As he did with Patrick Mahomes, Alex Smith has become trusted mentor for Dwayne Haskins

The situations are a little different — Alex Smith and Dwayne Haskins aren’t competing for Washington’s starting quarterback job the way Smith and Patrick Mahomes were in Kansas City — but as he did with the Chiefs, Smith has seemingly welcomed the chance to mentor his rookie teammate, Haskins.

Similar beginnings forge bond

In a story by ESPN writer John Keim posted on Tuesday, Smith and Haskins discussed their relationship.

While Haskins said the other quarterbacks in Washington “have great insight” (Colt McCoy and Case Keenum are also on the roster), he and Smith have several things in common that helped forge their bond.

Smith entered the NFL in 2005 as the No. 1 pick, with San Francisco drafting him over Aaron Rodgers; Haskins wasn’t drafted by the New York Giants in the top 10 earlier this year, and Washington selected him over a player at a different position who may have had an instant impact.

Alex Smith has become a trusted mentor to Washington rookie QB Dwayne Haskins (Jonathan Newton / The Washington Post via Getty Images)
Alex Smith has become a trusted mentor to Washington rookie QB Dwayne Haskins (Jonathan Newton / The Washington Post via Getty Images)

Smith was just 20 when he was drafted; Haskins was 21. Both played for Urban Meyer, Smith at Utah, Haskins at Ohio State.

“All the quarterbacks here have great insight,” Haskins said. “Alex, I feel, is more relatable with his story compared to mine. The things he has been through will be easier to help me than somebody else. He's being more hands-on as the season goes on. He's been a great resource.”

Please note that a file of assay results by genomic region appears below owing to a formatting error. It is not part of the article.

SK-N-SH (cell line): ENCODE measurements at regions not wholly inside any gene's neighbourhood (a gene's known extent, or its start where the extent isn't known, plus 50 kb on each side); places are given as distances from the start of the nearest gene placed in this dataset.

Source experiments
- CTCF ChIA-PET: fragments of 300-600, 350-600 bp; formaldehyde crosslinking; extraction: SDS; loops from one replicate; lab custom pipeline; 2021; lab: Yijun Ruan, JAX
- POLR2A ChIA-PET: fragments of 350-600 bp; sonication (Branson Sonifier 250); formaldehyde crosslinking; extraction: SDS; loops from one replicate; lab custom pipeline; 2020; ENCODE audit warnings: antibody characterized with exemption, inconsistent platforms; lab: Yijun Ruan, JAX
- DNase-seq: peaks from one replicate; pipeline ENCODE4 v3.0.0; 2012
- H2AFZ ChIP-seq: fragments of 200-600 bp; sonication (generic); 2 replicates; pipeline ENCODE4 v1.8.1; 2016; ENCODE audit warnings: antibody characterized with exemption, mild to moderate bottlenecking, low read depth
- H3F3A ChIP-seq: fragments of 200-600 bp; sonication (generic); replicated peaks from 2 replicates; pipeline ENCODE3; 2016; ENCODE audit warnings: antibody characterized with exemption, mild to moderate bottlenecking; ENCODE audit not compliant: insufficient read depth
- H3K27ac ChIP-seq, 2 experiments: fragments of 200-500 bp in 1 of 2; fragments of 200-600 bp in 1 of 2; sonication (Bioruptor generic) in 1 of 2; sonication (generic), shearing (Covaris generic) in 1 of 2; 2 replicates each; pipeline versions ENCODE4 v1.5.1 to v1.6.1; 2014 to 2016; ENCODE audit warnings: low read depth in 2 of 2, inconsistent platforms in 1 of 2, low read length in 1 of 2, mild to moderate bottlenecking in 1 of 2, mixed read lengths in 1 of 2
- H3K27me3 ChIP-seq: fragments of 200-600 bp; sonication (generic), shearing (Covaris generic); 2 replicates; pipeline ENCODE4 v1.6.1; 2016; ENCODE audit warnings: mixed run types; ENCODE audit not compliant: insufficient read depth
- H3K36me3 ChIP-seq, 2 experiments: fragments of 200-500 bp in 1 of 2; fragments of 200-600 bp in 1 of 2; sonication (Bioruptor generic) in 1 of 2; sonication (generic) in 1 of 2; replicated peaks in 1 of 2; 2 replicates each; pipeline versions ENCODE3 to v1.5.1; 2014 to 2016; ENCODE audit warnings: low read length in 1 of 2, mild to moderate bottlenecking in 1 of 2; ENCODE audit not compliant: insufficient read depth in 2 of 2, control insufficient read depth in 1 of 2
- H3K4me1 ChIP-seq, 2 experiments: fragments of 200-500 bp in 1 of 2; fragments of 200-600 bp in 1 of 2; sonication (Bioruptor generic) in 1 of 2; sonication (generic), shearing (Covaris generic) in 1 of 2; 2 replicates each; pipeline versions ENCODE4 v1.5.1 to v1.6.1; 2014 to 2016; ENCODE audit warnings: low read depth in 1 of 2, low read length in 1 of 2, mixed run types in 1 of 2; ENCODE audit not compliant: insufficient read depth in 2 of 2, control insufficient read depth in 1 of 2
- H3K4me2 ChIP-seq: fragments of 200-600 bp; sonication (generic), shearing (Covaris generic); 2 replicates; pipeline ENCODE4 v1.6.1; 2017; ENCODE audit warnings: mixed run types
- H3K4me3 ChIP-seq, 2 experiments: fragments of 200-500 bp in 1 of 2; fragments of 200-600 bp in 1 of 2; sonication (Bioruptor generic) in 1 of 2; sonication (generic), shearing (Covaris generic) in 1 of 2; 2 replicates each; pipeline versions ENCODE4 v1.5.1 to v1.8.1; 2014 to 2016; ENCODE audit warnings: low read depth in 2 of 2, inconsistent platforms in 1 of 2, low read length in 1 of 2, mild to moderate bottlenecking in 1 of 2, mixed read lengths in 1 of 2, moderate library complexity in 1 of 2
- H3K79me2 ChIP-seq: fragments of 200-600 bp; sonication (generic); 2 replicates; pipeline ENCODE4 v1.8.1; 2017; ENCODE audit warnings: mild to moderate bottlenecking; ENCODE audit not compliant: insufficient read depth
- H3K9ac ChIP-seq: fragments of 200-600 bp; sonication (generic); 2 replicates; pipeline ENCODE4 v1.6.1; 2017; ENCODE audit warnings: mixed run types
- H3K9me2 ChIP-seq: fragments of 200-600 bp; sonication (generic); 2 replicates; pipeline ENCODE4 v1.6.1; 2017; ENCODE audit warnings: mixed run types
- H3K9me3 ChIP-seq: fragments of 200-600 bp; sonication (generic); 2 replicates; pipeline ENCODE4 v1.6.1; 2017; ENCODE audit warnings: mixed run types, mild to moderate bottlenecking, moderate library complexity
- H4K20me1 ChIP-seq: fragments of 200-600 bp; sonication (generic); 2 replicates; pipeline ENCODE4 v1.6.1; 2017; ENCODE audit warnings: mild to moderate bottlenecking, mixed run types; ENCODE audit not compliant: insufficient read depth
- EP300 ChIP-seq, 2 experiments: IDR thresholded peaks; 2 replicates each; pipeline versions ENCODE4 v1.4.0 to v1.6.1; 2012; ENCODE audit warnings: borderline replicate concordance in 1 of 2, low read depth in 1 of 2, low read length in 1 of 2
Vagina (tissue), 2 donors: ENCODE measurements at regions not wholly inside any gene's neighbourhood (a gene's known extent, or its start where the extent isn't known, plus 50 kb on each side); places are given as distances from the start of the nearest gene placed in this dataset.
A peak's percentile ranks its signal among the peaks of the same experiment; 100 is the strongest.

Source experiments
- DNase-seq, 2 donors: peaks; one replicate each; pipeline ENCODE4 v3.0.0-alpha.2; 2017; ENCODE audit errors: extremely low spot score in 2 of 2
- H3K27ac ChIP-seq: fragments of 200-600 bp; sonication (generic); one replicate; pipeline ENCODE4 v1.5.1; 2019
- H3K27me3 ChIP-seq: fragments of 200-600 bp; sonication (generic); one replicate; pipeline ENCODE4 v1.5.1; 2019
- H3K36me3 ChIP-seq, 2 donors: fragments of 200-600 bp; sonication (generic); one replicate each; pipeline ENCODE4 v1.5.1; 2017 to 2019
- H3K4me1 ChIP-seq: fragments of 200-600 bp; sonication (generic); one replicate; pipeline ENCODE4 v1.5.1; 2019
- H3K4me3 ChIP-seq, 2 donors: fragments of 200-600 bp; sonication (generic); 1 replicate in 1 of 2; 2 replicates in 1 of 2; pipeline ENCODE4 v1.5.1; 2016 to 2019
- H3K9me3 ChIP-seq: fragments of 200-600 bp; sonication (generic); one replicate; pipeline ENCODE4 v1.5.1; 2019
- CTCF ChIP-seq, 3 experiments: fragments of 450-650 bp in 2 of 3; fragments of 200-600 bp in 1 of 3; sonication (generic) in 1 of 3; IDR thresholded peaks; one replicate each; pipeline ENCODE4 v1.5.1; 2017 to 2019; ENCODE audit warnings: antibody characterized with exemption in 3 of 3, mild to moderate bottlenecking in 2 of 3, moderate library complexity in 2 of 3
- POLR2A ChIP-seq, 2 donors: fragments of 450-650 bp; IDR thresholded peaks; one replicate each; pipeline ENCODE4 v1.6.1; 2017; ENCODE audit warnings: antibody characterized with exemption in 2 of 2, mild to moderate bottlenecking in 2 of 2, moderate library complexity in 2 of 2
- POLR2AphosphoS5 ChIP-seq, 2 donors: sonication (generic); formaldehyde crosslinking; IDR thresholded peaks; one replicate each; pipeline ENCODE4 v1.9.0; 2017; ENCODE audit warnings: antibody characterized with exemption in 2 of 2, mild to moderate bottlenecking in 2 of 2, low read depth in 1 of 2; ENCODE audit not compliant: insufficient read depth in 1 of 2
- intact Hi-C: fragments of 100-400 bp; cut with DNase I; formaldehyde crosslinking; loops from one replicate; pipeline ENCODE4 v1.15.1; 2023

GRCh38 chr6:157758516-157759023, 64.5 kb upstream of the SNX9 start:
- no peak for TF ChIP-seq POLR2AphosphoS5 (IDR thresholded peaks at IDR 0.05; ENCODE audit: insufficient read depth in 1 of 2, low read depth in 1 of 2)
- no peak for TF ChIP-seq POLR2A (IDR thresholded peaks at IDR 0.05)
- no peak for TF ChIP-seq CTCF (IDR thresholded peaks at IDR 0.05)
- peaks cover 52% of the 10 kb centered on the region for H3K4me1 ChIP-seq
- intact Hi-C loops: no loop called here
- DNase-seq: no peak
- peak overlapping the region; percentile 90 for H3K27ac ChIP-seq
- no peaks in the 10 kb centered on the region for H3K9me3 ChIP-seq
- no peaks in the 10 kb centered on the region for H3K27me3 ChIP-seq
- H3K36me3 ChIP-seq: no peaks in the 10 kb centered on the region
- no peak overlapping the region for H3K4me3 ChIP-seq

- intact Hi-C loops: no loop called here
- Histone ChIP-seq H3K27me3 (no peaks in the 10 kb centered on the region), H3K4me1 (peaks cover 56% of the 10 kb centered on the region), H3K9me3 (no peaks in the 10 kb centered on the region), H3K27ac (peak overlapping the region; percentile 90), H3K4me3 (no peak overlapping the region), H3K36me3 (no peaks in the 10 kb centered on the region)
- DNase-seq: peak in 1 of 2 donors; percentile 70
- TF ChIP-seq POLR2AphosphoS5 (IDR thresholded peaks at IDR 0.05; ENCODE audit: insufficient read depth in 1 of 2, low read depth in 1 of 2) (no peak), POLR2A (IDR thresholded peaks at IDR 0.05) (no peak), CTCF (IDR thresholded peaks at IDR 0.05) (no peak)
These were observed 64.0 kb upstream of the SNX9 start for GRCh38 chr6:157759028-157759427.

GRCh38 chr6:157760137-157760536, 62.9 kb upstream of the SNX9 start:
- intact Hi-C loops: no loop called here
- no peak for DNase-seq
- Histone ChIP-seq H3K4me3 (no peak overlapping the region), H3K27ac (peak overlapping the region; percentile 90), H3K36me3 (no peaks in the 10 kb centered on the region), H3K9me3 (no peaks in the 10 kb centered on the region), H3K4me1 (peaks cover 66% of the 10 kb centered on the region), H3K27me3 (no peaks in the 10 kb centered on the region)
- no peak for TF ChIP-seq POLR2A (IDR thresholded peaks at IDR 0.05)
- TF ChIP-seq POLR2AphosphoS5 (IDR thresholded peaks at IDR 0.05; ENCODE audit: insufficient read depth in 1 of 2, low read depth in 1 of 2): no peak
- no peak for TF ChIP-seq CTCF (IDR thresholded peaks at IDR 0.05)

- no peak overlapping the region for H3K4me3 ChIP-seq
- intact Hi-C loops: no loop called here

Tuning out the noise

Haskins was criticized for some on Sunday, when he took a selfie with a fan behind the bench and missed the final snap of the game, a kneel-down; he said he didn’t know there was still time on the clock when he began celebrating his first win as a starter.

But any criticism from random Twitter critics may not have reached Haskins. He’s learned quickly to tune out the noise, which began on the night of the draft, when there were stories that not everyone in Washington’s brain trust wanted him.

He now only gets notification from those he follows on social media.

“I found myself digging into a hole and I decided to be positive for me and have better energy in what I'm looking into, what I'm reading, what I'm allowing myself to be in my world,” Haskins said.

Smith is allowed in, as is Doug Williams, franchise legend and vice president of player personnel, as well as coaches and the other quarterbacks.

Offering guidance for off-field things

As Smith continues to come back from a devastating broken leg suffered one year ago this month and which has required 17 surgeries, his mentorship of Haskins isn’t done on the field or film room as it was with Mahomes and, before that, Colin Kaepernick.

The focus is on off-field things: maximizing time, or dealing with the pressure that comes with being a first-round pick.